Borough needs a trails coordinator

We all hate it, but its forced upon us. Any local political issues we should know about ??

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Borough needs a trails coordinator

#1 Post by Darrell » Wed May 02, 2007 6:17 am

Borough needs a trails coordinator
By Eric Troyer
Published May 2, 2007

Trail advocates have a chance to speak up for trails at this Thursday’s public hearing on the Fairbanks North Star Borough budget. Borough Mayor Jim Whitaker has included a half-time trails coordinator in his proposed budget. But that position isn’t guaranteed unless the assembly approves it. Assembly members need to hear from trail users that the position is important. In fact, they need to hear that the position should be full time. Considering how important trails are to Fairbanks and how many trails-related issues need to be addressed, a full-time trails coordinator position is easily justified.

Trail use is a big part of life for many borough residents. There are nearly 20 resident groups dedicated to activities that take place partly or solely on trails. These activities include walking, running, biking, skiing, snowmachining, ATV riding, horseback riding, mushing and more. These resident groups offer people a way to relax and enjoy the outdoors while bonding with others of like interests. For many people, access to trails is a major part of their quality of life. These residents and activities deserve support just as much as the users of other local recreational facilities, such as the Big Dipper Ice Arena, Mary Siah Recreation Center, and soccer and softball fields.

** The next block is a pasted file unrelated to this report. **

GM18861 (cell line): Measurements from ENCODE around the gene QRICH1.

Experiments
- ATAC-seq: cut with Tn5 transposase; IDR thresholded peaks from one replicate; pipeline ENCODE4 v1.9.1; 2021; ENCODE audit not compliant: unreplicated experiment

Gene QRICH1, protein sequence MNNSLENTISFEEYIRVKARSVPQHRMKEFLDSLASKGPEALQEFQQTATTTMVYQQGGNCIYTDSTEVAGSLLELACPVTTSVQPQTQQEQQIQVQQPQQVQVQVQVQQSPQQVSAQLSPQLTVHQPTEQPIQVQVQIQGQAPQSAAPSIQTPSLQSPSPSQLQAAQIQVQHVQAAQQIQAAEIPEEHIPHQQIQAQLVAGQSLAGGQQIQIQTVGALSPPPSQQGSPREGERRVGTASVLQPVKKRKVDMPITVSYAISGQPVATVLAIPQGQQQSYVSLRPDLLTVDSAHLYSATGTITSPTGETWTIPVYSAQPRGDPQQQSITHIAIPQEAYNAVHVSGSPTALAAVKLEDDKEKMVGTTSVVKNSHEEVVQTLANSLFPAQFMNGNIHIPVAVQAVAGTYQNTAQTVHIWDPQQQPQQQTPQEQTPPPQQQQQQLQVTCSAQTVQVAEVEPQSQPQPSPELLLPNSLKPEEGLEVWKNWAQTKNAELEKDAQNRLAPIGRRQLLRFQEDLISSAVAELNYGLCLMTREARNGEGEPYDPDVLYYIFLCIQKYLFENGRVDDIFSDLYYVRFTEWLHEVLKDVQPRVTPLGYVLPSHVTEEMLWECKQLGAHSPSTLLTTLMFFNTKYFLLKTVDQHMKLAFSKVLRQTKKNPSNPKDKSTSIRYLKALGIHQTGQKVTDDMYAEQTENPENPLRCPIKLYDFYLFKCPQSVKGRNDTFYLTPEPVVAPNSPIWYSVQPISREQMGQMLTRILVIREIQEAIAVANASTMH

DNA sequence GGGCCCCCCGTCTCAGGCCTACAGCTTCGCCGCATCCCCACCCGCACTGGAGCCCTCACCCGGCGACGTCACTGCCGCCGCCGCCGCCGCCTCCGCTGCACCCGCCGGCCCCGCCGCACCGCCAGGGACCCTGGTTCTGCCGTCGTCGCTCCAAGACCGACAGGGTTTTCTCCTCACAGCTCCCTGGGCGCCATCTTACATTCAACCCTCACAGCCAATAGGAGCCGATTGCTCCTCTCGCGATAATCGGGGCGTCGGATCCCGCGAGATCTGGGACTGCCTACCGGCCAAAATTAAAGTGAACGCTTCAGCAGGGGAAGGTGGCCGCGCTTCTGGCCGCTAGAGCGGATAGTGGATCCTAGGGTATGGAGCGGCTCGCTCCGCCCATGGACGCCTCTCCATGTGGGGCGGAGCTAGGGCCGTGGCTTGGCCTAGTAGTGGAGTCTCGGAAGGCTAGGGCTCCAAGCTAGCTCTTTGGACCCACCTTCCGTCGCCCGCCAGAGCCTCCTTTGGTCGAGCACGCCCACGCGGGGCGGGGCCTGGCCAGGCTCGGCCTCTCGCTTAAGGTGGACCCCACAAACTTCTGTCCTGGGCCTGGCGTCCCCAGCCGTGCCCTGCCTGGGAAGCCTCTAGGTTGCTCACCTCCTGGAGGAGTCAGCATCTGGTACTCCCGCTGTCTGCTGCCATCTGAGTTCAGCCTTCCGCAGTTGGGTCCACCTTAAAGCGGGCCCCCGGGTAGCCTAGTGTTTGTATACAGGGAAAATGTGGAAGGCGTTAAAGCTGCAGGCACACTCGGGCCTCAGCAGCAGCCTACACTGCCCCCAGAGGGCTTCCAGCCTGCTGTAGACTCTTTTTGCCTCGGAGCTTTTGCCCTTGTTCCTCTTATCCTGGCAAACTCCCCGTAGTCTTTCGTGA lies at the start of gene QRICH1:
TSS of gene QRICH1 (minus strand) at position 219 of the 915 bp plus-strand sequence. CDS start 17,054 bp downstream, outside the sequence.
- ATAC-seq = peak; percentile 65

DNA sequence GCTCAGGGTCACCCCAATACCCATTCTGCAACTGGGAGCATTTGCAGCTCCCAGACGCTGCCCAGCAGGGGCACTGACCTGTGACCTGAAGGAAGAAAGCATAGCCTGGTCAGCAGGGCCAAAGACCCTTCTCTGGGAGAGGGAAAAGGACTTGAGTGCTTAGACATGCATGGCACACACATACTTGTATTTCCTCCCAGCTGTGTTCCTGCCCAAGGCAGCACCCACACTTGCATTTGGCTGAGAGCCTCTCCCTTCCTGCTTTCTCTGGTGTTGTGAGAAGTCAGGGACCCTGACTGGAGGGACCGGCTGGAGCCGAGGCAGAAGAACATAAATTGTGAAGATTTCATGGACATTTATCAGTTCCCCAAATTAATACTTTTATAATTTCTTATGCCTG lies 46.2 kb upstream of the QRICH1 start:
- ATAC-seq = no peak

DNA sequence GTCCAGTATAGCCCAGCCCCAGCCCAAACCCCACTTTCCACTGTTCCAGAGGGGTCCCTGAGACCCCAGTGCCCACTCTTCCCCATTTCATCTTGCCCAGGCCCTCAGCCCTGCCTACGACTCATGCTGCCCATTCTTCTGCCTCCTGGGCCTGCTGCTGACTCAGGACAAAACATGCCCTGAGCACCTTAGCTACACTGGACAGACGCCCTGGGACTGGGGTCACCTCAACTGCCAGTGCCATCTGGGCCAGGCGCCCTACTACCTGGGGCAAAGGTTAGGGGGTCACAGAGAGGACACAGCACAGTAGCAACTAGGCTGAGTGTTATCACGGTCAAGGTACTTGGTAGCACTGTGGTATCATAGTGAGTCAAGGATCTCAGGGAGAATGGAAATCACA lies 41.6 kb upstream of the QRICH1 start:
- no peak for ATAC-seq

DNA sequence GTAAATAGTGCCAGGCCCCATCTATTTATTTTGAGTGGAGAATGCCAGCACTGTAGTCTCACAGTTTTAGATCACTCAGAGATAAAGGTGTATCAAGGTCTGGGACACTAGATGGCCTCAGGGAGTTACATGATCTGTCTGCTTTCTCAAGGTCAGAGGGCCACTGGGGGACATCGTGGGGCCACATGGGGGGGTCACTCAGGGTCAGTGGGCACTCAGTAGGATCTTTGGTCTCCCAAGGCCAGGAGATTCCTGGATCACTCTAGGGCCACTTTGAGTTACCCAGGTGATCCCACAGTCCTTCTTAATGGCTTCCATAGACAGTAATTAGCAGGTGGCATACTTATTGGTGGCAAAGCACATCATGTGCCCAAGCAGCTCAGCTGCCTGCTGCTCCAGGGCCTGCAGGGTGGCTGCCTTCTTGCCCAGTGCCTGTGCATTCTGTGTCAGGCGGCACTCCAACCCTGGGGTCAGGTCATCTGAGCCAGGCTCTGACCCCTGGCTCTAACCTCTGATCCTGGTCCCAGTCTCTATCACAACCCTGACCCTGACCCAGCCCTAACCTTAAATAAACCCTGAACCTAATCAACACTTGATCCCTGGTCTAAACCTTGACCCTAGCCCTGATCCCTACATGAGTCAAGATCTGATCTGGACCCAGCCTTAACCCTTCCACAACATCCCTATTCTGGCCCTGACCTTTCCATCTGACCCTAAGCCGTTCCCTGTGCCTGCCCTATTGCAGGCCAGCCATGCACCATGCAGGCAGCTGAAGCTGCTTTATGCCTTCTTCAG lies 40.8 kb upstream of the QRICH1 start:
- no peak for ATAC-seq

Some formal trail systems, particularly the Birch Hill Recreation Area, have nice facilities, but these trails are just a small part of all the trails in the borough, and they are often limited to a certain group of users, especially in winter. Multi-use trails are almost always outside of these formal trail systems. One of the advantages of trails outside formal trail systems is that they require very low maintenance.

Trails are a strong selling point for our community. Trail user groups and local trails offer new residents a way to meet people. A recent nationwide survey done by the National Association of Homebuilders showed that walking and jogging trails are the top amenity desired by prospective homebuyers. Local real estate ads often advertise proximity to trails as a plus. At least some local developers understand the importance of trails. Two new subdivisions are being developed that will include new trails so that residents can access local trails.